by Grant W. Kehres* | Posted 11/03/2011

Effective October 1, 2011, the Florida legislature created the Florida Power of Attorney Act which established requirements for creating powers of attorney. Unless the new requirements are met, a power of attorney will be useless. Master these concepts and you will have a good handle on the new Act:


  1. Powers of attorneys executed prior to October 1, 2011, if valid at the time of their execution, will remain valid after October 1, 2011.
  2. The Act applies to all powers, both durable and nondurable, except military powers of attorney and proxies.
  3. Powers executed after the effective date of the Act must be signed by the principal and by two subscribing witnesses and be acknowledged by the principal before a notary public.
  4. A power of attorney is suspended when a petition to determine the capacity of the principal has been filed; but the suspension is not effective if the agent acts in good faith and without knowledge of the suspension.
  5. A power of attorney is terminated when
    a) the purposes for the power is accomplished, or
    b) upon a date specified in the power of attorney, or
    c) if the principal revokes it or dies, or
    d) if a power is not durable, when the principal loses capacity, or
    e) if a power is durable, upon an adjudication of incapacity, or
    f) when the agent’s authority terminates and the power does not provide for an alternate agent.
  6. Springing powers are no longer authorized after the effective date of the Act, but those in existence prior to the effective date will continue to be recognized.
  7. Photocopies or electronically transmitted copies of an original power of attorney have the same effect as the original, but an original may still be required for public record recording on real estate transactions.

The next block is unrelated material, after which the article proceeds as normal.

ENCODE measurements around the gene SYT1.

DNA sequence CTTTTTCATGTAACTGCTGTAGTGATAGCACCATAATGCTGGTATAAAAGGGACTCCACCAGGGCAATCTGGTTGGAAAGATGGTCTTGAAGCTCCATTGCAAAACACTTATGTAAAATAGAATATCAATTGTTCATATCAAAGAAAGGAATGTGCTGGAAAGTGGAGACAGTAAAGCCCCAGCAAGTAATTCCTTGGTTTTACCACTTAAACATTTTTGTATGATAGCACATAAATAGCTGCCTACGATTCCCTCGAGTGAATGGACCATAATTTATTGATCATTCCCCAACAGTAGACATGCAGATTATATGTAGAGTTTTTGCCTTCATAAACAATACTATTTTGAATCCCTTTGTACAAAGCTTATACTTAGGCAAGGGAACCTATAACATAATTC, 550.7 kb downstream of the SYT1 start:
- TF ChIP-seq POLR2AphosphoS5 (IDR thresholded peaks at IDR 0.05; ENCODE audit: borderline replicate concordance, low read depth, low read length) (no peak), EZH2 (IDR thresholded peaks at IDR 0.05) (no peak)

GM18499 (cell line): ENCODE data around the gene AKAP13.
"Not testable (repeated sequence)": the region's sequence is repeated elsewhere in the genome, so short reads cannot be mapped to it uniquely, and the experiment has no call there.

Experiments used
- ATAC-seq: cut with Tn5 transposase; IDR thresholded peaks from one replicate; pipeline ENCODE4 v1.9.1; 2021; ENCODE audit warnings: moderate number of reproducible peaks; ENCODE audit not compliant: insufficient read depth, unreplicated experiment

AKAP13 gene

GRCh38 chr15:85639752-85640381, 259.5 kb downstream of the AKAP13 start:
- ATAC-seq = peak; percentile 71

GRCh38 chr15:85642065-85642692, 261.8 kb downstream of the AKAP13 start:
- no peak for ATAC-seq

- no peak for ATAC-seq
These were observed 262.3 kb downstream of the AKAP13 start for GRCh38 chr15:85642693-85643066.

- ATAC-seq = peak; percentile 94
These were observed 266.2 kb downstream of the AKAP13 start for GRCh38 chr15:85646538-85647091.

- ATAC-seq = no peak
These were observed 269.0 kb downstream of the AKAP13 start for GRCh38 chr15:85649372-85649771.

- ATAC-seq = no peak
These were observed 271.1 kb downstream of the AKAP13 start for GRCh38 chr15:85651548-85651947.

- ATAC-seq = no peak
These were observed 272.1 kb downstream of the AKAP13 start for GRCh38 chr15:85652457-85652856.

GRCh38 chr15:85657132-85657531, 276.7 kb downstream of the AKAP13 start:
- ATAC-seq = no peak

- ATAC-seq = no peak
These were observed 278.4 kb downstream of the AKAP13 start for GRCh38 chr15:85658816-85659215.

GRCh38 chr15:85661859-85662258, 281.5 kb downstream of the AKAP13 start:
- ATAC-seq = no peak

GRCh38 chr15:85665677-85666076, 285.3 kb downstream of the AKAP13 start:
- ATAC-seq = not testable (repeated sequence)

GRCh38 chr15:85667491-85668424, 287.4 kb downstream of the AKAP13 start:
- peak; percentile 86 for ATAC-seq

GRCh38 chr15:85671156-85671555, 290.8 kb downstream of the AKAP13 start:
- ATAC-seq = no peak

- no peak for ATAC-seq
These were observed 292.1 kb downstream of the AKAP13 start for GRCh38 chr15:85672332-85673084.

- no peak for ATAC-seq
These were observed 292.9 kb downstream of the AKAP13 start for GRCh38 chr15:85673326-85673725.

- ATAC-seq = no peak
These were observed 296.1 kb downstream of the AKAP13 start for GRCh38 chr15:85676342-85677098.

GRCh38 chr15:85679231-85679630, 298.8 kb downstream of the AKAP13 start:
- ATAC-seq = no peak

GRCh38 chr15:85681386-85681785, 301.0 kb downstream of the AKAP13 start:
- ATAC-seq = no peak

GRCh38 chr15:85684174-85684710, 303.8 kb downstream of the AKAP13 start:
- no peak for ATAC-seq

8. An agent may not
    a) perform duties under a contract that requires personal services of the principal,
    b) make an affidavit as to the principal’s personal knowledge,
    c) vote on behalf of the principal in a public election,
    d) execute or revoke the principal’s will or codicil; or
    e) exercise powers or authority held by the principal in a fiduciary capacity.This last restriction is very important. It is very common for an agent holding a durable power of attorney to believe that he or she has authority to manage or transfer assets titled to the principal’s revocable trust. Only the acting trustee of the trust has authority over the trust assets, who may not necessarily be the agent.
  9. Certain banking and investment powers may be incorporated by reference. The banking powers are found in Section 709.2208(1), Florida Statues. The investment powers are found in Section 709.2208(2), Florida Statutes.
  10. The power to create, amend, modify or revoke any document or other disposition effective at the principal’s death or transfer assets to an existing trust created by the principal are considered “superpowers” and must be specifically authorized by the power of attorney, and the principal must sign or initial next to each specific enumeration of the authority.